When his best friend dies of a drug overdose, John Shaft is suspicious. No, not the John Shaft, the bad mutha-f-bomb-dropper of seventies fame who was a sex machine to all the chicks. And, no, not Junior, the nephew who turned up in a 2000 thriller that most of us can’t really remember. It’s John Shaft lll, the boy that junior abandoned some thirty years ago, a millennial with a degree from MIT, a cybersecurity expert working for the man in the FBI, the one that doesn’t care for guns and who lives in a trendy brick-walled NYC apartment that looks like a display at Pier One Imports, that John Shaft.
Perhaps best referred to by its year of release, considering that out of the 5 films, three of them share the same title, Shaft (2019) centers not so much on the ethnic subgenre of blaxploitation that originated during the early seventies, or even the thriller aspects that underlined Shaft (2000). This new release is more action comedy, with the emphasis leaning heavily towards getting the laughs. What it’s actually about isn’t important – certainly, the writers didn’t seem to care – but the film presumably exists because someone thought it would be a great idea to have all three generations of Shaft on the case together. Which is what happens.
A friend is found dead, his body abandoned in a back street with a syringe on the ground nearby. But Shaft lll (Jessie Usher) is not convinced it was accidental, particularly when he gets the toxic report and shows it to friend and nurse Sasha (Phoenix valley native Alexandra Shipp). “The concentration levels are too high,” she tells young Shaft, explaining it would have been impossible for him to have injected that much into his body himself. “He would have overdosed before he got there,” she explains.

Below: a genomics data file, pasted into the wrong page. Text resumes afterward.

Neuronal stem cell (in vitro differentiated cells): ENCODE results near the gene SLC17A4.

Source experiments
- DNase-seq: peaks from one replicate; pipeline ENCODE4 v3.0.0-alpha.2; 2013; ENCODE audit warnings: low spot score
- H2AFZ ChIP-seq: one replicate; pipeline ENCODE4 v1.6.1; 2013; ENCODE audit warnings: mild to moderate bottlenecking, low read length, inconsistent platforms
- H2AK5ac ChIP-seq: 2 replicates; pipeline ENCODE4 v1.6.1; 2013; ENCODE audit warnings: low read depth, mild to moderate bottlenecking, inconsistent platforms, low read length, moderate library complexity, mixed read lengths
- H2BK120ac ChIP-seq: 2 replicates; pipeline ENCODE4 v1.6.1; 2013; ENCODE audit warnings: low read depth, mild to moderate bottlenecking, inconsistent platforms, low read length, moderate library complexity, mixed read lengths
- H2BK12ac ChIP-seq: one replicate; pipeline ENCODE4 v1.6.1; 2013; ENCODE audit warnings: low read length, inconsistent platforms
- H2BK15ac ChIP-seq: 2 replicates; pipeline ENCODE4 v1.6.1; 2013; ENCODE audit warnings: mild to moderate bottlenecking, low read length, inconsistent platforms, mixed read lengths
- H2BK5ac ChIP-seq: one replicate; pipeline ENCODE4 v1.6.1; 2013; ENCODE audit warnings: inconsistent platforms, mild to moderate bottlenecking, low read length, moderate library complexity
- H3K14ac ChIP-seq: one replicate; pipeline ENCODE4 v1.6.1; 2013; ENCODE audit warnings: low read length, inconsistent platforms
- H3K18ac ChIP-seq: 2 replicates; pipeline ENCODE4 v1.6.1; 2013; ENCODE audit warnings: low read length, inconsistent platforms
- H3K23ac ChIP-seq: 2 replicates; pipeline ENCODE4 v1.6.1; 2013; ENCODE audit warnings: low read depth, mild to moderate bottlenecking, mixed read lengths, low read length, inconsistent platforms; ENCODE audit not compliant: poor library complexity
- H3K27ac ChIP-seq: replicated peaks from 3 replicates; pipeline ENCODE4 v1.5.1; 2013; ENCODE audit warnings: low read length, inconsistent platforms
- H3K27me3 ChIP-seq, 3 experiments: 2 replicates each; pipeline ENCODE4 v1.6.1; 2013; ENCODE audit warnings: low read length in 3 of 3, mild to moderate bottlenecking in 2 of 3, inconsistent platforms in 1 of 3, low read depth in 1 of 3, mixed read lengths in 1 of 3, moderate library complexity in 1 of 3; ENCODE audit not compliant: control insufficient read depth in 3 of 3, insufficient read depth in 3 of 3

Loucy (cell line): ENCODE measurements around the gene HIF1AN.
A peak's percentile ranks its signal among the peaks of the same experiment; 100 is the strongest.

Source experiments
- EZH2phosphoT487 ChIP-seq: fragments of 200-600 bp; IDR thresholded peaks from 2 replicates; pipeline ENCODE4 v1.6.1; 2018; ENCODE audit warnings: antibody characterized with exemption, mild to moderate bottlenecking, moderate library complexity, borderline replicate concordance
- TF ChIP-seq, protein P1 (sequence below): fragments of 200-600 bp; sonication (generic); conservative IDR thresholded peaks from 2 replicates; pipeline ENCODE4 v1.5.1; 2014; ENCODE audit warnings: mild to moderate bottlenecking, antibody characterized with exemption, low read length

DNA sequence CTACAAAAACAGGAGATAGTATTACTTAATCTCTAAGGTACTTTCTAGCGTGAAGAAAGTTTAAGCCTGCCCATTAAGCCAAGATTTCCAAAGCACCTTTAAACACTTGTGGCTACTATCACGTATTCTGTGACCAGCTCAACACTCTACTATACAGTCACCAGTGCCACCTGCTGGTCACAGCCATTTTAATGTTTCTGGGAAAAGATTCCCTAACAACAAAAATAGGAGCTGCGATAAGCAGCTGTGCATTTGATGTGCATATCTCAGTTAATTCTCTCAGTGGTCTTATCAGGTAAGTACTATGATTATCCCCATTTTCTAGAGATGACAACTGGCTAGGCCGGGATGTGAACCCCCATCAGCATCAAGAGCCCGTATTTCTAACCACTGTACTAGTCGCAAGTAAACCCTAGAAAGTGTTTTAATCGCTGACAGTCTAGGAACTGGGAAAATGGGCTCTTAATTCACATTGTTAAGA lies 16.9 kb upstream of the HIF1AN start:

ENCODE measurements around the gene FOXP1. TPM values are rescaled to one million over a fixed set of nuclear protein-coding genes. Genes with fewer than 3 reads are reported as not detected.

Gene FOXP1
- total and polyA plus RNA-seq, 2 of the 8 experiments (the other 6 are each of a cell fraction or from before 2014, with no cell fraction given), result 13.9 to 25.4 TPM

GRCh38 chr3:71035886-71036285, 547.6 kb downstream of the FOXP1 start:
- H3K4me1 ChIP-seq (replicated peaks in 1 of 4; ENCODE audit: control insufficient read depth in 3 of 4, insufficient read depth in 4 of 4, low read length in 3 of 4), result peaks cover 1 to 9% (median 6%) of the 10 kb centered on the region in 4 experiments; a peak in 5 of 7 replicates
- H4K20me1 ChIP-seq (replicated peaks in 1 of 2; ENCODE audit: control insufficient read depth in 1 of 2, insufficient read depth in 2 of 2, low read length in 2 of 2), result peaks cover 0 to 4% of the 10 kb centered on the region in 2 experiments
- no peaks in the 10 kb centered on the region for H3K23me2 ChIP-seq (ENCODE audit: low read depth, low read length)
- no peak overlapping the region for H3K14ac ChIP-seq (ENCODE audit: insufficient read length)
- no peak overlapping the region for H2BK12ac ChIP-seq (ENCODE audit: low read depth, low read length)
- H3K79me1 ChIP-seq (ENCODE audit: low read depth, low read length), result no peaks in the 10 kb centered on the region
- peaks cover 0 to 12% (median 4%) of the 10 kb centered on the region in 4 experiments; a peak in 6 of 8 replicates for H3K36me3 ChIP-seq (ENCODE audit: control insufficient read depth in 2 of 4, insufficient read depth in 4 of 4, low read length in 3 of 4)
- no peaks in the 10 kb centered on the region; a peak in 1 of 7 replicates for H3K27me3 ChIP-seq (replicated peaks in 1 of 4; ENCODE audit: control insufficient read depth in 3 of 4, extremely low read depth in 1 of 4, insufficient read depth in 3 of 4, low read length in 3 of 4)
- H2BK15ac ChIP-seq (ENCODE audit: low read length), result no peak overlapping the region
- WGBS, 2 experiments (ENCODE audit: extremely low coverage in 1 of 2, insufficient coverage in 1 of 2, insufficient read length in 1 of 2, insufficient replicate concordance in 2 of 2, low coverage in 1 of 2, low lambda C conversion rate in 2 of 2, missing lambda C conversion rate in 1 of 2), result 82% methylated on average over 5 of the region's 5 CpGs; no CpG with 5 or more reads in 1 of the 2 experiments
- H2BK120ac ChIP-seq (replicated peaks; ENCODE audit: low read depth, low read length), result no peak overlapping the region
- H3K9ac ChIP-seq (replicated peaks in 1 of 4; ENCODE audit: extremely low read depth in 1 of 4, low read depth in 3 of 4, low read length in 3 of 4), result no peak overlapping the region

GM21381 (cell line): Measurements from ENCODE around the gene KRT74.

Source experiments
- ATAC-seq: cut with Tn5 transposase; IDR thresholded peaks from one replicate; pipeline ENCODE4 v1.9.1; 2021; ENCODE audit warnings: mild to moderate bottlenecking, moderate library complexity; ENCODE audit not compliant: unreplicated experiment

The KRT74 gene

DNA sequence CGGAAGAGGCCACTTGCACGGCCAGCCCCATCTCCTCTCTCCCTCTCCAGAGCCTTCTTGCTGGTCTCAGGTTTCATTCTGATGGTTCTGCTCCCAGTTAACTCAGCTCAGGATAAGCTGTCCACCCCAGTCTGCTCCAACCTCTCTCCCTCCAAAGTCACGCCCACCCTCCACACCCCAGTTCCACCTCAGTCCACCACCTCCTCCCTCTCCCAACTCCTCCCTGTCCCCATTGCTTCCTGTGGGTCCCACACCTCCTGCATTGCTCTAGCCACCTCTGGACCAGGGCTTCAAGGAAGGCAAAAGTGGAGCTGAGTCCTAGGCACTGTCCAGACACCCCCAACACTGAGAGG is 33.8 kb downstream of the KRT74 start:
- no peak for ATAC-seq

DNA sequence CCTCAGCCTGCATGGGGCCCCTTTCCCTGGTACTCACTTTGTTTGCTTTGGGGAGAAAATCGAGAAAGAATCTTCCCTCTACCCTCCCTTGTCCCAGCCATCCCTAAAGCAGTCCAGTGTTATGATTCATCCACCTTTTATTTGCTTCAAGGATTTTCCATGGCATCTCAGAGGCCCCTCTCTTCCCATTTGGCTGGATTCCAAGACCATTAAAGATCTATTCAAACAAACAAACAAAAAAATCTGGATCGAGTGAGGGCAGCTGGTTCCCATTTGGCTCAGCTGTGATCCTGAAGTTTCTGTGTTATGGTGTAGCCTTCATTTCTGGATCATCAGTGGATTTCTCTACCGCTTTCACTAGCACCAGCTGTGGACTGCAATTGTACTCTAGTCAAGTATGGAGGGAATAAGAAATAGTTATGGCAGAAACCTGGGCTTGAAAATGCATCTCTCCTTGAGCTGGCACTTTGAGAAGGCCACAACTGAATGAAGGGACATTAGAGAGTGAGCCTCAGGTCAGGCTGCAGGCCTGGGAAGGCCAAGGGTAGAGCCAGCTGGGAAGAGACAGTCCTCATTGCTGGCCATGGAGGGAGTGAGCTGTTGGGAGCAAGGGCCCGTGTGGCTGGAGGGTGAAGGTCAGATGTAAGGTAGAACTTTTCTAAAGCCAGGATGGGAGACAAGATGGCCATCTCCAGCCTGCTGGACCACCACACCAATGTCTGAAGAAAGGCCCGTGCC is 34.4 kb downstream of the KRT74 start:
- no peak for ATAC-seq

Wanting to clear his friend’s name and prove that his death was not an accidental overdose but murder, Shaft lll hunts down his estranged street-wise father, Shaft ll (Samuel L. Jackson), now a private detective, and asks for his help in solving a crime. “What kind of business could your Don Lemon ass need from me?” asks Shaft ll of his well-dressed boy.
The plot, as it evolves, becomes negligible. It all has something to do with the underbelly of Harlem involving a support group for war veterans called ‘Brothers Helping Brothers,’ a mosque that may or may not be a front for terrorism, a drug den, and a woman called Bennie (Lauren Vélez) who may or may not be a bad guy, but probably is. You won’t connect the dots as the two generations of Shaft try to work out who is doing what, to whom, and why. In fact, you might simply switch off rather than try to figure where things are heading and just let it all play out. It’s easier that way.
What the film is really about is getting laughs from the differences between son and dad and catching up with how things have changed for both of them since dad left the family unit in 1989. The important thing is, from Shaft ll’s point-of-view, in order to get on in this world and to get things done the right way – something that usually involves committing every human rights violation in the book – his boy needs to loosen up, shed some of that tight-ass whiteness about him, and learn to be a Shaft. When Shaft lll tells his dad he won’t hit a woman, dad can’t understand the difference. “I’m an equal opportunity ass-whooper,” he tells his boy with pride.
It’s not until the final act that the original Shaft turns up. Richard Roundtree as Shaft Sr. arrives for the big gun fetish shootout. There’s no denying the crowd-pleasing moment when all three generations swagger across the street, side by side, accompanied by an arsenal of weapons and that original heavy bass line borrowed from Isaac Hayes’ best-known work of ‘71. They’re there to get the job done, even though you might have forgotten exactly what that job is.
The film doesn’t appear to be particularly interested in plot, so why should you? But you will laugh, probably more than you would expect for a Shaft movie. Lord knows why, but hearing Samuel L. Jackson’s endless tirade of verbal abuse and foul-mouthed insults among the gunplay never grows old. When a computer-challenged dad explains how it is that he has a laptop in his office, he tells his son, “I won it in a game show called Beat the Shit Out of a Piece of Shit Drug Dealer,” then adds, “You get to keep that shit.” Can’t argue with that. But enough with family reunions.
MPAA Rating: R Length: 110 Minutes